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Myeloproliferative Neoplasms (MPNs)

​Myeloproliferative Neoplasms (MPNs) are a group of blood cancers that cause an increase in the number of blood cells.

Signs and Symptoms

  • Blood clots leading to heart attacks, strokes, or swelling of the leg etc.
  • Frequent headaches
  • Tiredness​
  • Itchy skin
  • Night sweats
  • Bone pain
  • Problems with sight such as blurred vision
  • Bruising or unusual bleeding

Many people with MPNs, however, do not have any symptoms. The disorder often develops and progresses slowly.

You may be diagnosed after a routine blood test.

Causes and Risk factors

​Most patients do not have any identifiable risk, although exposure to intense radiation and certain chemicals could be possible risk factors.



Treatment depends on the type of MPNs. The aim of treatment is usually to control symptoms rather than cure the condition. Many people with MPNs feel well and only need to be treated with oral drugs.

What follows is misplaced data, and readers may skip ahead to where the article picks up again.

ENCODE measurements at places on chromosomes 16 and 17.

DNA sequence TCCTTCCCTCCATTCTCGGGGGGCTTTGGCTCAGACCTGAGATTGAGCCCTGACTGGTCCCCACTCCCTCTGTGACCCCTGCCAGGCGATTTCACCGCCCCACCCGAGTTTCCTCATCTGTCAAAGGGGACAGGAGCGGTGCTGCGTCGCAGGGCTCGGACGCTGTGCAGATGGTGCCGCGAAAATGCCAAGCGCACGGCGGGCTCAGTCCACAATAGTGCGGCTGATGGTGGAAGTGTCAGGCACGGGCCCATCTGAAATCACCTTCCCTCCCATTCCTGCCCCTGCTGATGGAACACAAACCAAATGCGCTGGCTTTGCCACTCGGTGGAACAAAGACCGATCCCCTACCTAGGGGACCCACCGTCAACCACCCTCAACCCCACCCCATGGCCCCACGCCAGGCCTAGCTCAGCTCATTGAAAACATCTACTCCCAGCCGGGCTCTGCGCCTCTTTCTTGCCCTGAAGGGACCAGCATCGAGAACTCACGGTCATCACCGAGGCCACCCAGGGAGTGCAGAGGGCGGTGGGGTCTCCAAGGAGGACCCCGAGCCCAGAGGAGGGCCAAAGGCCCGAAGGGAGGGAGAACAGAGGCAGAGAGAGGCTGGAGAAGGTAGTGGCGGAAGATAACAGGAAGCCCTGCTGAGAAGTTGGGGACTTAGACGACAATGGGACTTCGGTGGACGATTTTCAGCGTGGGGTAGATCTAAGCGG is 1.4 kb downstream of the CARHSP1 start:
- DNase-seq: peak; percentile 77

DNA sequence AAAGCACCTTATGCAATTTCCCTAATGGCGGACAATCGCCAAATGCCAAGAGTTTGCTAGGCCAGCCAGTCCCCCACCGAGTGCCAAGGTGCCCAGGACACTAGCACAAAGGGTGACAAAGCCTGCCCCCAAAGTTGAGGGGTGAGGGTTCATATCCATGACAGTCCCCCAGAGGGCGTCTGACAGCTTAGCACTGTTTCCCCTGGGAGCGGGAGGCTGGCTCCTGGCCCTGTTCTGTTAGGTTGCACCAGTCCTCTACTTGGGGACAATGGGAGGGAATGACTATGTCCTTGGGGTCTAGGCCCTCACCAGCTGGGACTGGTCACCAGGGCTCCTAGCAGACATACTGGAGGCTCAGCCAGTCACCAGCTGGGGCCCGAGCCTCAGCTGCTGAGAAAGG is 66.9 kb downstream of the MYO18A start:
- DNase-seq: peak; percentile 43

Treatment may include:

  • Drugs to control blood count: These might include weak forms of chemotherapy or drugs that target the immune system.
  • Venesection: blood is removed to decrease the amount of red blood cells in the body. 
  • Targeted therapy: drugs targeting cells' functions affected by the disease.
  • Bone marrow / stem cell transplant: this treatment aims to cure high risk MPNs.​

Contributed by Haematology